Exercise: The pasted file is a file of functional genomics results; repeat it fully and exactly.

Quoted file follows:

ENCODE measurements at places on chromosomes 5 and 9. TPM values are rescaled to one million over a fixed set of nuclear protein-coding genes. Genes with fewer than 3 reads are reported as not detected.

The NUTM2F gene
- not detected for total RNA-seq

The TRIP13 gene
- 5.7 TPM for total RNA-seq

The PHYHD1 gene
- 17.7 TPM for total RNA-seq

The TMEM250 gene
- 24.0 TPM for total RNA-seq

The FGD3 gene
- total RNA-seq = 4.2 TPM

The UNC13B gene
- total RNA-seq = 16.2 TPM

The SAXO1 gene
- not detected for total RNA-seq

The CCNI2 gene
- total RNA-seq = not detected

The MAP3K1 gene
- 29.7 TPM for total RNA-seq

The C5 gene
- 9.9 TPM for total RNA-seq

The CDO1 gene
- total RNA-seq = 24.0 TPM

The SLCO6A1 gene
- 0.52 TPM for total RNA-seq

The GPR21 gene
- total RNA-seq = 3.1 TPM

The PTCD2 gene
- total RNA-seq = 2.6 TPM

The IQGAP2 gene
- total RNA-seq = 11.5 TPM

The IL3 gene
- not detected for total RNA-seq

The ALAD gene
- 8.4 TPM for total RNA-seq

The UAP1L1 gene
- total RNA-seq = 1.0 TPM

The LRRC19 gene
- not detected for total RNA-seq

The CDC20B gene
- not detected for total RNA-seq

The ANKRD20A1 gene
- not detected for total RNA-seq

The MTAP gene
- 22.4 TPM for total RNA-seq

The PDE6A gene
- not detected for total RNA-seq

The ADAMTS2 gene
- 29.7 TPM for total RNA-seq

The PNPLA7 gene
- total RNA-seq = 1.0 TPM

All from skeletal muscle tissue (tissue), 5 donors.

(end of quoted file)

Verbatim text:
ENCODE measurements at places on chromosomes 5 and 9. TPM values are rescaled to one million over a fixed set of nuclear protein-coding genes. Genes with fewer than 3 reads are reported as not detected.

The NUTM2F gene
- not detected for total RNA-seq

The TRIP13 gene
- 5.7 TPM for total RNA-seq

The PHYHD1 gene
- 17.7 TPM for total RNA-seq

The TMEM250 gene
- 24.0 TPM for total RNA-seq

The FGD3 gene
- total RNA-seq = 4.2 TPM

The UNC13B gene
- total RNA-seq = 16.2 TPM

The SAXO1 gene
- not detected for total RNA-seq

The CCNI2 gene
- total RNA-seq = not detected

The MAP3K1 gene
- 29.7 TPM for total RNA-seq

The C5 gene
- 9.9 TPM for total RNA-seq

The CDO1 gene
- total RNA-seq = 24.0 TPM

The SLCO6A1 gene
- 0.52 TPM for total RNA-seq

The GPR21 gene
- total RNA-seq = 3.1 TPM

The PTCD2 gene
- total RNA-seq = 2.6 TPM

The IQGAP2 gene
- total RNA-seq = 11.5 TPM

The IL3 gene
- not detected for total RNA-seq

The ALAD gene
- 8.4 TPM for total RNA-seq

The UAP1L1 gene
- total RNA-seq = 1.0 TPM

The LRRC19 gene
- not detected for total RNA-seq

The CDC20B gene
- not detected for total RNA-seq

The ANKRD20A1 gene
- not detected for total RNA-seq

The MTAP gene
- 22.4 TPM for total RNA-seq

The PDE6A gene
- not detected for total RNA-seq

The ADAMTS2 gene
- 29.7 TPM for total RNA-seq

The PNPLA7 gene
- total RNA-seq = 1.0 TPM

All from skeletal muscle tissue (tissue), 5 donors.